The Construction Industry Collective Voice (CICV) is calling on the Scottish Government to intervene and help address concerns raised by Scottish construction businesses over the introduction of the new UK Conformity Assessed (UKCA) mark.
The unique trades organisation’s Post-Brexit and Trade Group has written to Business Minister Ivan McKee requesting assistance as CICV businesses grapple with new UKCA conformity assessment and certification arrangements that replace CE Marking after 31 December this year.
The government of the United Kingdom is introducing a new “UK Conformity Assessed” mark for goods placed on the market in Britain from 1 January 2023. Ministers seek new powers to end the recognition of CE Marking in favour of UKCA Marking in the recently passed Building Safety Act.
CICV has highlighted the deep frustration among manufacturers and importers that there is at present no route to accept historic test data and reports from EU Notified Bodies for use in complying with UKCA Marking.
This poses a particular problem, it says, for goods in relation to the Assessment and Verification of Performance (AVCP) System 3. If manufacturers and distributors want to continue selling their goods in Great Britain, they have to be re-tested and certified by an accredited UK Approved Body.
The CICV is concerned at the lack of progress between the UK Government and individual companies, trade associations and certification and testing bodies to prepare properly.
It argues that there is insufficient testing capacity and capability for manufacturers to have their goods assessed and certified for the British market, using UK-based Approved Bodies, by the end of this calendar year.
The letter says: “There are simply not enough approved companies or qualified people to conduct the huge number of assessments and certifications required to gain UKCA Marking in time.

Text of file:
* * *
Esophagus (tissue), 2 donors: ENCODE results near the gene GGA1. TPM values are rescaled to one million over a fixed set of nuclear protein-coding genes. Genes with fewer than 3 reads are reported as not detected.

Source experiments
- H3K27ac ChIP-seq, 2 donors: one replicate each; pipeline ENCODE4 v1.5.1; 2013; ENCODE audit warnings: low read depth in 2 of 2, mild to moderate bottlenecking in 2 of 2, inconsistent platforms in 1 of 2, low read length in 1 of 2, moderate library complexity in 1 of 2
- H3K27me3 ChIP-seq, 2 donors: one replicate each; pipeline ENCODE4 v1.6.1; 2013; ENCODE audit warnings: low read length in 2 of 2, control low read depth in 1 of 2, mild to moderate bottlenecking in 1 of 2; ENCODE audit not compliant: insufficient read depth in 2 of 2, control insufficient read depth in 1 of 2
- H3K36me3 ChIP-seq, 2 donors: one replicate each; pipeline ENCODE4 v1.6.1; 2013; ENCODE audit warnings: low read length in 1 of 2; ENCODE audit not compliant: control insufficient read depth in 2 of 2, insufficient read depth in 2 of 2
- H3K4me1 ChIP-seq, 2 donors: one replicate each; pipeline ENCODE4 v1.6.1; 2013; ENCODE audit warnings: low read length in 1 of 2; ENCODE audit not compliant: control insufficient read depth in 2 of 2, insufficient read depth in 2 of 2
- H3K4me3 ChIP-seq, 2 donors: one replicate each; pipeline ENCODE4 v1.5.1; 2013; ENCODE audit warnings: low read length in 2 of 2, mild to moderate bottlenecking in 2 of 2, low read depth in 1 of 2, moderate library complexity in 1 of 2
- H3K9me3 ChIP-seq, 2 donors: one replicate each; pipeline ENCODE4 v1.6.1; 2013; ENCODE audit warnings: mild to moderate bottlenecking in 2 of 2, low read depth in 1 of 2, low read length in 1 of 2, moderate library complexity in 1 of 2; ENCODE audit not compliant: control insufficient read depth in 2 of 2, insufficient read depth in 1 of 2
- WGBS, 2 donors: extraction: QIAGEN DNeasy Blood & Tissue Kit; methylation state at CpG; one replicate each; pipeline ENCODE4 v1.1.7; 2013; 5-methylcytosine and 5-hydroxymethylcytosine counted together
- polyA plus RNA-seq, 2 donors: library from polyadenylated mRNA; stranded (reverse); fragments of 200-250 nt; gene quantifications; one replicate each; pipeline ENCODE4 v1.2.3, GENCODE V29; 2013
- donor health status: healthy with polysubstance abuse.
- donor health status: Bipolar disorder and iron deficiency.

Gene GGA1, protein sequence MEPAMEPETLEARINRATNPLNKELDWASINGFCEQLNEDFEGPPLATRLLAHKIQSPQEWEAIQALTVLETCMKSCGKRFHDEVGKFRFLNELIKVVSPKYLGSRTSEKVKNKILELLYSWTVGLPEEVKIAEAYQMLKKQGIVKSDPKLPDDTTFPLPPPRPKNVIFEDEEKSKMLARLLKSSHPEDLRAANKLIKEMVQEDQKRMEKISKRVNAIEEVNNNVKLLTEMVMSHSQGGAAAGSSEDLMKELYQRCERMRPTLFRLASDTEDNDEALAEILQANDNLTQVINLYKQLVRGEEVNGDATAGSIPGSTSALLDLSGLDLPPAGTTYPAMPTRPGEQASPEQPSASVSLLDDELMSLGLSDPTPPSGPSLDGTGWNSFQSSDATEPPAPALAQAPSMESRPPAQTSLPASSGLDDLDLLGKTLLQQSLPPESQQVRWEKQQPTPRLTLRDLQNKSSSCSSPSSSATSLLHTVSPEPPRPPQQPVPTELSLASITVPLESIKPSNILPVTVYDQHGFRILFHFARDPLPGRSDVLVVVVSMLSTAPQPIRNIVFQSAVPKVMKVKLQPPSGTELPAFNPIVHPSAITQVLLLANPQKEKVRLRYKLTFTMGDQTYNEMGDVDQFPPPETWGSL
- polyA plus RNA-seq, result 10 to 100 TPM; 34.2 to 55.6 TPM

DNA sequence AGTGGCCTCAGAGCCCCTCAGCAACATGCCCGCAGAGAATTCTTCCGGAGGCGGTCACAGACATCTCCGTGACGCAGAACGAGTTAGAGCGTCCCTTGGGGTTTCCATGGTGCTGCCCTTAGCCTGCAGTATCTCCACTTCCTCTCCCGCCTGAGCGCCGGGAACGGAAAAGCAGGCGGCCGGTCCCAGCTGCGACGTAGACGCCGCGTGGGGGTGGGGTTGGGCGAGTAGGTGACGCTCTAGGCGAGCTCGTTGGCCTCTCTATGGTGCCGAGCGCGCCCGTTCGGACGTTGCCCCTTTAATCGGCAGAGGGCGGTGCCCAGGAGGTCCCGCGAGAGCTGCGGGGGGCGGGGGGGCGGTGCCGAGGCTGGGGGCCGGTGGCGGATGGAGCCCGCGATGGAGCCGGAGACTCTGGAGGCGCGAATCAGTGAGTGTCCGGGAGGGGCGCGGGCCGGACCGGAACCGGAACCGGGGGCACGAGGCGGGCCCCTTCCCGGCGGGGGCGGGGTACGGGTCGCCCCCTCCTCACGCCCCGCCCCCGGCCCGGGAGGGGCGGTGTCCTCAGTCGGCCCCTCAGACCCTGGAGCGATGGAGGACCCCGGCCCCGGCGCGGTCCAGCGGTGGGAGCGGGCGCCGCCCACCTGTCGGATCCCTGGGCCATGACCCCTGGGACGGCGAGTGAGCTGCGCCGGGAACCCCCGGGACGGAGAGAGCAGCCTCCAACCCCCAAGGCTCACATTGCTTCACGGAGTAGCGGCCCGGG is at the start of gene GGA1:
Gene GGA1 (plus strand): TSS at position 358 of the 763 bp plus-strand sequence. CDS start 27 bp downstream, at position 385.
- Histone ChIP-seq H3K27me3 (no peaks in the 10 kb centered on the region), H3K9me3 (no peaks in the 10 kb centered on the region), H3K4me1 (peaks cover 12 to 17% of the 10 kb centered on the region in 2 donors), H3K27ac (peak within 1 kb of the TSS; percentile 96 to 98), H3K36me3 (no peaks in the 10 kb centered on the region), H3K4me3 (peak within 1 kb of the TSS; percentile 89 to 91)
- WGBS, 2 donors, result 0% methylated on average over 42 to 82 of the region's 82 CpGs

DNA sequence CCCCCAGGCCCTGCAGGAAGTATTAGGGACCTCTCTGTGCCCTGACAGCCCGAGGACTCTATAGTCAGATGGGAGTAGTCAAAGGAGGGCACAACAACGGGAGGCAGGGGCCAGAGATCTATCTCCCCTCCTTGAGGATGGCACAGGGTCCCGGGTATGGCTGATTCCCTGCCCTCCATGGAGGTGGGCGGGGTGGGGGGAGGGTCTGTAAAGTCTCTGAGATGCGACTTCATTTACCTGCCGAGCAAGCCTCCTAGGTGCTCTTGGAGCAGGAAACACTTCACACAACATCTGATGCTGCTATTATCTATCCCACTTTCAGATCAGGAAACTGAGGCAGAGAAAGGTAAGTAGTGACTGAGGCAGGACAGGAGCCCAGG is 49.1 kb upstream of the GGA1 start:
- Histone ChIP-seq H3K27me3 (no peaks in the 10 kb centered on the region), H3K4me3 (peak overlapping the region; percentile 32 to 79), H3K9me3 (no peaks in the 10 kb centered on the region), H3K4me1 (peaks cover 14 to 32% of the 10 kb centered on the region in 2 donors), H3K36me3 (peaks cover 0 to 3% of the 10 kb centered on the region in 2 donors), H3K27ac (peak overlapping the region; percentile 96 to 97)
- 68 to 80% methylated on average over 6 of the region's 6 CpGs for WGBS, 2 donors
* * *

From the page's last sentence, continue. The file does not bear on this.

“For example: there are no UK Approved Bodies able to test:
- insulation: most types of pipe insulation and duct insulation;
- trench heating: most types for residential, commercial & municipal buildings;
- renders: several types of synthetic renders and render-based brick slips;
- glass: several types of coated and laminated glass inc. mirrors;
- plastic pipes: several types of thermoplastic pipes for underground drainage.
For other goods, there are scant few UK Approved Bodies available:
- radiators: only one approved company whose entire annual capacity is fully booked;
- fire doors: only two approved companies for smoke leakage tests;
- sealants: only one approved company – most tests take up to 3 months to allow for curing.”
The CICV says that with continued uncertainty about as-yet-unknown future regulations, large capital costs for SMEs to invest in more or new equipment and facilities and next-to-no time available to find and train specialist staff, there is little appetite for businesses to take the plunge.
The letter says: “Whitehall has told businesses to prepare for the end of CE Marking on 31 December 2022. Legislation is required but the Department for Levelling Up, Housing and Communities (DLUHC) cannot give a firm date for this.
“The risk is that faced with ongoing difficulties – like higher raw material, energy, labour and transport costs and other inflationary pressures – businesses do not bother, hoping somebody will come up with answers in time.”
It continues: “CICV says the situation is fast becoming serious for British manufacturers who are already spending hundreds of thousands of pounds on testing to both UK and EU standards. With eight months to go, there are too many unresolved questions about post-2023 arrangements.
“The preferred solution is for ministers to pause now that the Building Safety Act is on the statute book and take heed of what industry is telling them. The CICV view is that deferring the 31 December 2022 date is obvious and necessary and UK ministers should move quickly to say so and dispel uncertainty.
“Drafting the statutory instruments to bring in new provisions is critical and must be done correctly to avoid unintended consequences that harm British businesses. It is sensible and pragmatic to delay the secondary legislation to allow business to prepare properly.
“If the situation described is not resolved (and soon), the logical conclusion is that goods cannot be sold after 1 January – and construction, housebuilding and property RMI will slow down or stop.”
The letter concludes with the CICV asking the Scottish Government to recognise the concerns expressed and to see if there is scope within devolved powers to assist. “Any representations you can make to the UK Government on our behalf would be gratefully appreciated”, it adds.
Alan Wilson, MD of SELECT, the representative trade body of Scotland’s electro-mechanical sector and who chairs CICV, said: “With this submission to Mr McKee we are hopeful that that the Scottish Government can bring its influence to bear on this matter and allay the well-founded fears of CICV members.”